Rough week ahead
The one thing I have learned in seven years I have been doing this is what comes around, goes around. The region has been spoiled with warm falls over the past couple of years. This one could be talked about as one of cooler, and wetter by the time November closes out. This week will feature the precipitation, and the cold, and most if not all areas could see accumulating snowflakes by the weekend.
Tuesday storm similar to previous storm
The weekend storm was double-barrel variety with a Great Lakes low transferring energy to a coastal low which bombed out over the Gulf of St. Lawrence and brought the wind Saturday night into Sunday. This one is a bit different as this is more characteristic of a NorEaster, but with more of a track closer to the coast. Consequently, this will bring another mixed bag with snow for the mountains and north, a mix for the interior, and rain for the coastline. The track depicted here has been very consistent from the Euro model. That said, there is still time for some wiggle room, and for that, the final outcome may vary a bit.
If the track moves closer to the coast, snow will move closer to the coast along with it and totals are likely to increase for the western foothills and interior DownEast. This idea is a good starting point for now. As with Friday / Saturday event, higher elevations get the higher snowfall totals. Ski country is happy with this one, not only because of amounts, it is going to hang around for awhile.
After the storm passes, bitter cold blows in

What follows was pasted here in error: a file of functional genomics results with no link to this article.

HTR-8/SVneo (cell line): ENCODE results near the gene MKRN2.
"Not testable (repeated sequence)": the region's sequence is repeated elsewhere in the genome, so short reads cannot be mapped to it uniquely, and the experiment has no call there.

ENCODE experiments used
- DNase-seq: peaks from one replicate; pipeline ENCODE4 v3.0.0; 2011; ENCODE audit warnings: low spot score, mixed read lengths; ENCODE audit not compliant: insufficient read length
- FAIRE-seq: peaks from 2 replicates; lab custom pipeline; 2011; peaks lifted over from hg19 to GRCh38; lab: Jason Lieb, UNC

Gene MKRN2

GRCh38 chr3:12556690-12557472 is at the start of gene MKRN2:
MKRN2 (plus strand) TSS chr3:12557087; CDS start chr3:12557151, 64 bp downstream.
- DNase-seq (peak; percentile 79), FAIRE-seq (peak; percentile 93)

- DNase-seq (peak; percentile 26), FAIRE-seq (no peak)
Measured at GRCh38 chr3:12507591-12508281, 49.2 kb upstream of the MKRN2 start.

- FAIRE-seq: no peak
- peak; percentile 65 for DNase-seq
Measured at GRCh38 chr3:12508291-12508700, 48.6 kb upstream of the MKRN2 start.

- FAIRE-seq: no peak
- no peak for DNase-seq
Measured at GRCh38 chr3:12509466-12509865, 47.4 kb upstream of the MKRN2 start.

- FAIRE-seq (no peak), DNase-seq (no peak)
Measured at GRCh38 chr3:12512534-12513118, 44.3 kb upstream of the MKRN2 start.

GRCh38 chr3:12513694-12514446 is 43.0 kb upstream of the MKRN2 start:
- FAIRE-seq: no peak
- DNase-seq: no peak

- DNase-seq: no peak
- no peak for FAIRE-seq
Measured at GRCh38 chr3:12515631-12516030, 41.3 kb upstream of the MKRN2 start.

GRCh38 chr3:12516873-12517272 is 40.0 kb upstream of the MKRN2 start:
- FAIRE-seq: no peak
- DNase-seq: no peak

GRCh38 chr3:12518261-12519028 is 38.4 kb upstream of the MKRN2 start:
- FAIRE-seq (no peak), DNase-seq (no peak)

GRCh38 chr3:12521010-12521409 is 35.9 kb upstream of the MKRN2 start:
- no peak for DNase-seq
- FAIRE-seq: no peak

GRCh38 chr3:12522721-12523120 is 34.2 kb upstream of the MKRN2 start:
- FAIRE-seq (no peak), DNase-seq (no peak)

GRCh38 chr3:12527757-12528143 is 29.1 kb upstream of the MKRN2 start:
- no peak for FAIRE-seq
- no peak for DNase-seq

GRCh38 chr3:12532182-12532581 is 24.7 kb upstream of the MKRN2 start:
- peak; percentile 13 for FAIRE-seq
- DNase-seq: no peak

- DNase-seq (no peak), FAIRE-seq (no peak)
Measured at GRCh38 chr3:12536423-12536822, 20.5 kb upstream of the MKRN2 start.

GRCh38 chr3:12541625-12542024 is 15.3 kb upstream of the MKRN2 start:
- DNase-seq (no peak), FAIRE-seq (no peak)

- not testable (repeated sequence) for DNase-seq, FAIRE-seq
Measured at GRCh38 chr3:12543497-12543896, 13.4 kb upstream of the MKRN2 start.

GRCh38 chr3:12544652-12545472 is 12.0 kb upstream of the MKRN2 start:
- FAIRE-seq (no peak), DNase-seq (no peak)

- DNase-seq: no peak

The Tuesday storm will bomb out over the Gulf of St. Lawrence and drag behind it the coldest temperatures of the season so far. Not only will it be cold, the wind is going to blow, and it will go on all day Wednesday before settling down Wednesday night into Thursday morning.
Given the consistency in ideas, chances are good that much if not all the state will see Wind Advisories be issued. If the storm amps up more than what models suggest, High Wind Warnings could happen. At the very least, anything that isn't nailed down is likely to go airborne, and spotty power outages are possible at the very least. Make sure you keep your storm supplies well stocked.
Temperatures tank late week
Below normal cold is about to turn into well below normal cold by Thursday. Temperatures could end up being close to 20° below normal. Temperatures appear to remain below normal right through Thanksgiving before a warm up arrives as we head into the final days of November.
Friday storm could bring snow to everyone
There is still some time here before we get into details on how this storm is going to play out. The one key ingredient in any statewide snow event is cold air. With that idea in firmly in place thanks to a Canadian High moving in Thursday, that increases the odds of a cold air damming set up over land like what is depicted above. For now, this is a wait and see scenario, but folks along the shorelines should have shovels ready just in case this idea comes to fruition.
Outlook through Friday
Stay tuned for forecast updates and adjustment through the week.
For the latest official forecasts, bulletins and advisories, please check in with the National Weather Service in Gray for western and southern areas, or Caribou for northern and eastern parts of Maine.
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Eight year forecaster.